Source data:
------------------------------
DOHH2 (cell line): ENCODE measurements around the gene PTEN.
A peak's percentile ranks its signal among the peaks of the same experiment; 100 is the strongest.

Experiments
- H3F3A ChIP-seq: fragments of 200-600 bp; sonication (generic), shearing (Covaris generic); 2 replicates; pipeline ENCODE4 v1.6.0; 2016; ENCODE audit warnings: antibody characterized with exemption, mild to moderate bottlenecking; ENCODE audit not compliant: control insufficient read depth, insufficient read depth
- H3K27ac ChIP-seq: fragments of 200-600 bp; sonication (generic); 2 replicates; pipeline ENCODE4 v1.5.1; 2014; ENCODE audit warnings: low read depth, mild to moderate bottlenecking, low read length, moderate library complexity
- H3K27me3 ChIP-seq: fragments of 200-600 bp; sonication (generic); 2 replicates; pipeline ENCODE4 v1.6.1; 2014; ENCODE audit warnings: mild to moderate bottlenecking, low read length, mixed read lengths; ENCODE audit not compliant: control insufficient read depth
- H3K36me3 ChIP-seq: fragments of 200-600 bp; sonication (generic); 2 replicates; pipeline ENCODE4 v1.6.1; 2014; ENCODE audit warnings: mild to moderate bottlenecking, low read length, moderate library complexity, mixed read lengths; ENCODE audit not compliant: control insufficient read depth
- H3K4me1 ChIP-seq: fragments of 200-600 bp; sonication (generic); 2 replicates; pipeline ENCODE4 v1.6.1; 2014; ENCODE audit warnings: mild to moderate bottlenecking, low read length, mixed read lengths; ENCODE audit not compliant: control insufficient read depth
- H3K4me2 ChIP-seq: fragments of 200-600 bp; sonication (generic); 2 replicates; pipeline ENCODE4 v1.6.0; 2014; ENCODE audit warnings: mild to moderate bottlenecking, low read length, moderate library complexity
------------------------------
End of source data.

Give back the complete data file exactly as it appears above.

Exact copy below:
DOHH2 (cell line): ENCODE measurements around the gene PTEN.
A peak's percentile ranks its signal among the peaks of the same experiment; 100 is the strongest.

Experiments
- H3F3A ChIP-seq: fragments of 200-600 bp; sonication (generic), shearing (Covaris generic); 2 replicates; pipeline ENCODE4 v1.6.0; 2016; ENCODE audit warnings: antibody characterized with exemption, mild to moderate bottlenecking; ENCODE audit not compliant: control insufficient read depth, insufficient read depth
- H3K27ac ChIP-seq: fragments of 200-600 bp; sonication (generic); 2 replicates; pipeline ENCODE4 v1.5.1; 2014; ENCODE audit warnings: low read depth, mild to moderate bottlenecking, low read length, moderate library complexity
- H3K27me3 ChIP-seq: fragments of 200-600 bp; sonication (generic); 2 replicates; pipeline ENCODE4 v1.6.1; 2014; ENCODE audit warnings: mild to moderate bottlenecking, low read length, mixed read lengths; ENCODE audit not compliant: control insufficient read depth
- H3K36me3 ChIP-seq: fragments of 200-600 bp; sonication (generic); 2 replicates; pipeline ENCODE4 v1.6.1; 2014; ENCODE audit warnings: mild to moderate bottlenecking, low read length, moderate library complexity, mixed read lengths; ENCODE audit not compliant: control insufficient read depth
- H3K4me1 ChIP-seq: fragments of 200-600 bp; sonication (generic); 2 replicates; pipeline ENCODE4 v1.6.1; 2014; ENCODE audit warnings: mild to moderate bottlenecking, low read length, mixed read lengths; ENCODE audit not compliant: control insufficient read depth
- H3K4me2 ChIP-seq: fragments of 200-600 bp; sonication (generic); 2 replicates; pipeline ENCODE4 v1.6.0; 2014; ENCODE audit warnings: mild to moderate bottlenecking, low read length, moderate library complexity